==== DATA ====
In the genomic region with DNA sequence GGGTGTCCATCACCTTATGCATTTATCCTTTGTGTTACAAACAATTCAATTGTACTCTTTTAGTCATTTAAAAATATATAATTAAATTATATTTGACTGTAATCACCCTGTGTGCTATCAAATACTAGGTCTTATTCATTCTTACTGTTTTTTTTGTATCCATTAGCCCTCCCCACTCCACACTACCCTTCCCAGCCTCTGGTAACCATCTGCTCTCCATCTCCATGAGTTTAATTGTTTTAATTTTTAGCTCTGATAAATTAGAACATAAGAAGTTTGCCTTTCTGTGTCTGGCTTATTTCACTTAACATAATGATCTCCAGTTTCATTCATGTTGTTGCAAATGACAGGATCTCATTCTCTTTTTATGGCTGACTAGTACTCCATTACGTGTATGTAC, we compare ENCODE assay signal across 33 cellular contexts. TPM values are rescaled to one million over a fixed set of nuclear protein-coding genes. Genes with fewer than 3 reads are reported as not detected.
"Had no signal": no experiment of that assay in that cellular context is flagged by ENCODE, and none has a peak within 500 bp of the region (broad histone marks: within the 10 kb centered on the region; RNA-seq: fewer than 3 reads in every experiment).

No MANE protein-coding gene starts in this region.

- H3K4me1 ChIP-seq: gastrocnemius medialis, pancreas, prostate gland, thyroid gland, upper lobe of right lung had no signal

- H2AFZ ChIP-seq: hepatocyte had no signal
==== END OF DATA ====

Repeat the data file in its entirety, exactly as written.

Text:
In the genomic region with DNA sequence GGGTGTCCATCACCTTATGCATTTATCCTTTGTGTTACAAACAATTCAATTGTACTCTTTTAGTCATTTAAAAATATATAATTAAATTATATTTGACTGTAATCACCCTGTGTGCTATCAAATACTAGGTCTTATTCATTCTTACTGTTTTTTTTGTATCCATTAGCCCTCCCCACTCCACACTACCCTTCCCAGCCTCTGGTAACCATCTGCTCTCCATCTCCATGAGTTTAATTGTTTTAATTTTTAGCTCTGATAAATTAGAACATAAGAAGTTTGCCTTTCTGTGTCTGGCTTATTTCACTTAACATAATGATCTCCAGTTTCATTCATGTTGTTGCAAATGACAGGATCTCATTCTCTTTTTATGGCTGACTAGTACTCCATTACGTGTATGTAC, we compare ENCODE assay signal across 33 cellular contexts. TPM values are rescaled to one million over a fixed set of nuclear protein-coding genes. Genes with fewer than 3 reads are reported as not detected.
"Had no signal": no experiment of that assay in that cellular context is flagged by ENCODE, and none has a peak within 500 bp of the region (broad histone marks: within the 10 kb centered on the region; RNA-seq: fewer than 3 reads in every experiment).

No MANE protein-coding gene starts in this region.

- H3K4me1 ChIP-seq: gastrocnemius medialis, pancreas, prostate gland, thyroid gland, upper lobe of right lung had no signal

- H2AFZ ChIP-seq: hepatocyte had no signal